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Member: catalpa

CollectionsYour library (1,123), To read (31), Currently reading (1), All collections (1,123)

Reviews19 reviews

Tags20th century (482), english fiction (403), unread (154), biography (122), poetry (79), german (71), history (65), humour (53), american (50), short stories (47) — see all tags

Cloudstag cloud, author cloud, tag mirror

About meI'm a big fan of women writers from the first part of the twentieth century: Virginia Woolf, Sylvia Townsend Warner, E M Delafield, Nancy Mitford and so on. The pile of Persephone books is growing steadily.

About my libraryIt's pretty much all there now except for a few odds and ends.

GroupsBrighton and Hove, E. F. Benson, Persephone Readers, Virago Modern Classics

Homepagehttp://20thcenturyvox.blogspot.com/

Real nameTanya

LocationBrighton, UK

Favorite authorsNot set

Account typepublic, lifetime

URLs http://www.librarything.com/profile/catalpa (profile)
http://www.librarything.com/catalog/catalpa (library)

Member sinceFeb 4, 2007

Currently readingCrescendo by Ethel Mannin

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Comments

I'm envious !.. Would love to see Knole . Actually we are planning to head that way in the fall :) . Sissinghurst is also on the schedule as well as Firle , Rodmell . Can't wait
I studied German in college (well, actually I have a Master's in German literature) but I've been away from it a very long time. My all-time favorite still in Lenz's play, Danton's Tod--way ahead of its time. Brecht is good--i teach Mutter Courage to my twelfth graders and that's as close as I get to still "doing German lit". I think it was your covers that I looked at a few days ago--very nostalgic to see the German publishers there in front of my eyes again. Which makes me remember the German bookstore in Los Angeles that I'd forgotten about where I went in my college-day visits to town.

Catalpas always catch my attention because I associate them with Lady Gregory's garden in near Gort which is one of my very favorite places in the west of Ireland.

Cheers to all the wonderful and such varied things each of us finds interesting! That is endlessly fascinating to me, how various each of us is.

Oh, my, what and where is that tree? Lovely!
Hi Catalpa,
I read your review of Loving without Tears this afternoon and had to ask an Irish acquaintance about carnation rabbit. He described it as rabbit baked in a mix of Carnation canned milk, mushroom soup, and cheddar cheese.
Hi Catalpa, thanks for the message about Dorothy Whipple, I must get around to reading it ;)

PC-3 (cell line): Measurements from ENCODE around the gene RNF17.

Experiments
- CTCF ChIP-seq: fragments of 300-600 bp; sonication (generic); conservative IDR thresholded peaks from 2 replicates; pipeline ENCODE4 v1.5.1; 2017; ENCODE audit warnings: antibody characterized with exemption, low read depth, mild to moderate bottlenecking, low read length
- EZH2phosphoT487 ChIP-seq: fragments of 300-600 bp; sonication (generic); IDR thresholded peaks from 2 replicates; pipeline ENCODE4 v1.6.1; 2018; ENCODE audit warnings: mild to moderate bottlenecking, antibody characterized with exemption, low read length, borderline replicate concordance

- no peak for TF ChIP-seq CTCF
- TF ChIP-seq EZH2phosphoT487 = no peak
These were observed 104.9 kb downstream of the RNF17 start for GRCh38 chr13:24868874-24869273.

I see from your profile that there is a Brighton & Hove Group. I am currently living in the US, but originally hail from Sussex. Fellow LT Peter Brown posted an interesting piece regarding the cover of one of the Virago books here. You may have already seen it, but if you haven't it may interest you.
Thanks, Catalpa, for adding my library. Anyone who gives '1066 and all that' a 5* rating is all right by me! And you have reminded me I want to get the life of Dodie Smith and Jessica Mitford's letters, as well as alerting me to quite a few early 20C novels I should look out for. I shall drop in regularly.
I'm charmed indeed, Tanya, that you added my library to your list.
It looks like we are all in great company! Looking forward to seeing
more of you in the VMC and Persephone Groups!
Hi there - you've thrown me into confusion (well a bit of confusion anyway...!) I would be very happy to own a copy of The Element of Lavishness, but I don't. I haven't read it either. What's it like?
Hi Tanya - I see you've got a copy of Sylvia Townsend Warner's The Flint Anchor. I wondered if you could tell me what it's like? I'm a fan of STW but haven't managed to get hold of a copy of it yet.

PS there is an LT Virago Modern Classics group you might be interested in if you haven't come across it already.
A slightly belated welcome to LT! Nice to see we have quite a number of books in common - including my very favourite, Miss Pettigrew. If you like Persephone books, you might consider joining the LT Persephone group.
I think your library is lacking a healthy dose of Victorian nonsense. Cxxx
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